„My character and good name are in my own keeping. Life with disgrace is dreadful. A glorious death is to be envied,“

—  Horatio Nelson

Letter from Agamemnon at sea (10 March 1795), in Nelson's letters to his wife and other documents, 1785-1831 edited by Navy Records Society, p. 199
1790s
Contexto: The lives of all are in the hands of Him who knows best whether to preserve it or no, and to His will do I resign myself. My character and good name are in my own keeping. Life with disgrace is dreadful. A glorious death is to be envied, and, if anything happens to me recollect death is a debt we must all pay, and whether now or in a few years hence can be but of little consequence.

„To leave off action"? Well, damn me if I do! You know, Foley, I have only one eye,— I have a right to be blind sometimes . . . I really do not see the signal!“

—  Horatio Nelson

At the battle of Copenhagen, Ignoring Admiral Parker's signal to retreat, holding his telescope up to his blind eye, and proceeding to victory against the Danish fleet. (2 April 1801); as quoted in Life of Nelson, Ch. 7
1800s
Contexto: To leave off action"? Well, damn me if I do! You know, Foley, I have only one eye,— I have a right to be blind sometimes... I really do not see the signal!

„Wherever there is anything to be done, there Providence is sure to direct my steps.“

—  Horatio Nelson

Letter to his wife, Frances Nelson (2 August 1796), as published in The Dispatches and Letters of Vice Admiral Lord Viscount Nelson with Notes (1845) edited Nicholas Harris Nicolas, Vol. II : 1795-1797, p. 203
1790s
Contexto: !-- Had all my actions, my dearest Fanny, been gazetted, not one fortnight would have passed during the whole war without a letter from me: one day or other I will have a long Gazette to myself; I feel that such an opportunity will be given me. --> I cannot, if I am in the field for glory, be kept out of sight. Probably my services may be forgotten by the great, by the time I get Home; but my mind will not forget, nor cease to feel, a degree of consolation and of applause superior to undeserved rewards. Wherever there is anything to be done, there Providence is sure to direct my steps. Credit must be given me in spite of envy. <!-- Even the French respect me: their Minister at Genoa, in answering a Note of mine, when returning some wearing apparel that had been taken, said, ‘Your Nation, Sir, and mine, are made to show examples of generosity, as well as of valour, to all the people of the earth.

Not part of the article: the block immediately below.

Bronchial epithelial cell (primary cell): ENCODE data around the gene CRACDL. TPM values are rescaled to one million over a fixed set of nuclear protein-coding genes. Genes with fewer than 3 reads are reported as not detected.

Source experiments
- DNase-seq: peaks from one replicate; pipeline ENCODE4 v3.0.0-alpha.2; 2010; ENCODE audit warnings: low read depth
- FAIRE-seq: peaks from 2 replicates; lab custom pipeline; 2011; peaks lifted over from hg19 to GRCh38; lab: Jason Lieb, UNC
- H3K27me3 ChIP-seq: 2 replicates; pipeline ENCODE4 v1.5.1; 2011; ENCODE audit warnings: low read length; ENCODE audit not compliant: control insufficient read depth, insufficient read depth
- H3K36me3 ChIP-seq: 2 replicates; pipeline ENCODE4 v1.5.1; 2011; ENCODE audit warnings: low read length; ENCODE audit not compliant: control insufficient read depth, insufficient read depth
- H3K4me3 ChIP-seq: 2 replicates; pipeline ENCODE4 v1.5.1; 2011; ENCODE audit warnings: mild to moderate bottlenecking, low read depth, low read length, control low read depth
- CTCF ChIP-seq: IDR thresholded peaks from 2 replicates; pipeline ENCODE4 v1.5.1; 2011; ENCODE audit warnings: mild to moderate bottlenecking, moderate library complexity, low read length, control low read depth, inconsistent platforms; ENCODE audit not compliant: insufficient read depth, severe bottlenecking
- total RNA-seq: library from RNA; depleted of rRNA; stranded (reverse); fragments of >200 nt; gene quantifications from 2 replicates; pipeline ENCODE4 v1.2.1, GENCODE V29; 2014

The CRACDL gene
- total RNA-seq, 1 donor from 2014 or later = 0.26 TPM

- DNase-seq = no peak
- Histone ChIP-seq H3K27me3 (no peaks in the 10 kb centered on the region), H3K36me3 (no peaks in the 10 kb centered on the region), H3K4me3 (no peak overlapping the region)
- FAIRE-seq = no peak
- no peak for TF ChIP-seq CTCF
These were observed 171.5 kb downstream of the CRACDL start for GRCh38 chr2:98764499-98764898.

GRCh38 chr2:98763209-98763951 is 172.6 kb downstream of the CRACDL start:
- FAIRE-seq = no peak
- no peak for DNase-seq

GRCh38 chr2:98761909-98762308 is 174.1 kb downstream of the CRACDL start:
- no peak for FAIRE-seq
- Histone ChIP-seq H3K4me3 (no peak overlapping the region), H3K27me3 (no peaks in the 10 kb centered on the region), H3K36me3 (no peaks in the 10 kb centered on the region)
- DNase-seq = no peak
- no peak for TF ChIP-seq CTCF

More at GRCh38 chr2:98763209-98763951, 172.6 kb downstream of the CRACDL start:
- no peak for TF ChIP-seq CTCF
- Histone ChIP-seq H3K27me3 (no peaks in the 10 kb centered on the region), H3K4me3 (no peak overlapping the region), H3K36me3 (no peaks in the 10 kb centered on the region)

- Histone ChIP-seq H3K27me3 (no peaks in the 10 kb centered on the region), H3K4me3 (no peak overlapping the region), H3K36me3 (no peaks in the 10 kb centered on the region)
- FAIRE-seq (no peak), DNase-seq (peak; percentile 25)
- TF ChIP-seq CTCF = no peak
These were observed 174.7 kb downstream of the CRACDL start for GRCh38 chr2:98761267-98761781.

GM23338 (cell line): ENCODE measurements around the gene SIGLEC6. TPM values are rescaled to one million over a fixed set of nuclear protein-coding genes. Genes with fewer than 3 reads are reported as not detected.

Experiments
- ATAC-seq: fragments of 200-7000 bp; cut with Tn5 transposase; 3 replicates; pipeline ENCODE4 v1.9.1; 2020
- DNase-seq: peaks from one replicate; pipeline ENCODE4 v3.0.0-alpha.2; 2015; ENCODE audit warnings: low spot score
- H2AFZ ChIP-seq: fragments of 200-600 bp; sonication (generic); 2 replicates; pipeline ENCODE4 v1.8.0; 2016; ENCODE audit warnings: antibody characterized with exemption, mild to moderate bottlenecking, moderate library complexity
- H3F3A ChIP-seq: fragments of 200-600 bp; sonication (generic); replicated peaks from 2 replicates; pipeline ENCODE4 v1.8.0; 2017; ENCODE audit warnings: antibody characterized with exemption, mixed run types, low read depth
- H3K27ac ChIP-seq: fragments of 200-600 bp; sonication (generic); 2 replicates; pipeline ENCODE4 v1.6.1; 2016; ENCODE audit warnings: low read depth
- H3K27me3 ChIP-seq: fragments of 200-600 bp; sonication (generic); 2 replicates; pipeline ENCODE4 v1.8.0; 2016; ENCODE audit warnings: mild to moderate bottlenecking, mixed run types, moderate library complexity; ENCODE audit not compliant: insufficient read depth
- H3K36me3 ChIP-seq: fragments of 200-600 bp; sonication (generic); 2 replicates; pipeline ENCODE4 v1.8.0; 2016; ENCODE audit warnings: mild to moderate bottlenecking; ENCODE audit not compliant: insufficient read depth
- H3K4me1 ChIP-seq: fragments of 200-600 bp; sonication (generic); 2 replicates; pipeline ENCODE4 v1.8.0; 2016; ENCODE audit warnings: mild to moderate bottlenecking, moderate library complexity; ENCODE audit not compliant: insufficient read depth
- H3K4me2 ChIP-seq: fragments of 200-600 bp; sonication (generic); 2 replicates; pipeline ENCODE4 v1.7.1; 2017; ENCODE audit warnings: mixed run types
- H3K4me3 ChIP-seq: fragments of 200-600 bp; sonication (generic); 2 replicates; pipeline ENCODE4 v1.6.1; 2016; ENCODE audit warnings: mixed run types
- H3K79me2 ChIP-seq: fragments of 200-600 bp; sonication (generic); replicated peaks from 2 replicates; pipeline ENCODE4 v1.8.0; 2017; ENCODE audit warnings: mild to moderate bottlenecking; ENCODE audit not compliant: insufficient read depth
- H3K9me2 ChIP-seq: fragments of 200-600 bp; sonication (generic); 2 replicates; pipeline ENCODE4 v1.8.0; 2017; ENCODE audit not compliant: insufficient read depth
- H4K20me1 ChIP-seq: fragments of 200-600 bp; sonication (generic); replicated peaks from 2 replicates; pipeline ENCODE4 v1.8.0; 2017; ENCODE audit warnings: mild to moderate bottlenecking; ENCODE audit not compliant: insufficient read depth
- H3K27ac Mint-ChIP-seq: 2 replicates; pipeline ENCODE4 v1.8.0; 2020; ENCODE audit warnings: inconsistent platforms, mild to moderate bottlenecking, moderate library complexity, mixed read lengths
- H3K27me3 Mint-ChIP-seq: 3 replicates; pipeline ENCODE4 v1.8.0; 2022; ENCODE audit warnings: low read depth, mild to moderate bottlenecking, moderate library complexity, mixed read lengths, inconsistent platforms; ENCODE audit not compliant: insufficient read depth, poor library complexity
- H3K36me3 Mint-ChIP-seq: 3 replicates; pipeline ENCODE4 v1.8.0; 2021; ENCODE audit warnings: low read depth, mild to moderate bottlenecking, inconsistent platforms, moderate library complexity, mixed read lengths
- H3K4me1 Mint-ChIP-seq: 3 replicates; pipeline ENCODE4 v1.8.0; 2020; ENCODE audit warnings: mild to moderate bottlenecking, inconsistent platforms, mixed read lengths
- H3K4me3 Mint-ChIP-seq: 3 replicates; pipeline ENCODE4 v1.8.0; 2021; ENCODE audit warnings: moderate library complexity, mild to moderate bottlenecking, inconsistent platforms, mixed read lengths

„The bravest man feels an anxiety 'circa praecordia' as he enters the battle; but he dreads disgrace yet more.“

—  Horatio Nelson

Captain Alfred Thayer Mahan, The Life of Nelson: The Embodiment of the Sea Power of Great Britain, Volume 2. New York: Cambridge University Press, 1897, p. 52; attributed by Mahan to Locker's Greenwich Gallery article "Torrington".
1800s

„In honour I gained them, and in honour I will die with them.“

—  Horatio Nelson

Life of Nelson (ch. 9), when asked to cover the stars on his uniform to hide his rank during battle.
1800s

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„First gain the victory and then make the best use of it you can.“

—  Horatio Nelson

Before the battle of the Nile (1 August 1797) [citation needed]
1790s

„Before this time to-morrow I shall have gained a peerage, or Westminster Abbey.“

—  Horatio Nelson

Before the Battle of the Nile (1 August 1797), as quoted in Life of Nelson, Ch. 5; alternately reported as "Westminster Abbey, or victory!"
1790s

„Victory or Westminster Abbey.“

—  Horatio Nelson

Life of Nelson Vol. I, Ch. 4 : In the battle off Cape Vincent, giving order for boarding the San Josef
1800s

„Drink, drink. Fan, fan. Rub, rub.“

—  Horatio Nelson

In his dying hours, Nelson was attended by his chaplain, Alexander Scott; his steward, Chevalier; and the purser, Walter Burke. Their accounts have been available to Nelson's modern biographers. This was a request to alleviate his symptoms of thirst, heat, and the pains of his wounds, as quoted in Horatio Nelson (1987) by Tom Pocock, p. 331
The Battle of Trafalgar (1805)

„The measure may be thought bold, but I am of the opinion the boldest are the safest.“

—  Horatio Nelson

Statement to Sir Hyde Parker urging vigorous action against the Russians and Danes (24 March 1801), quoted in "The Book of Military Quotations" by Peter G. Tsouras, p. 54
1800s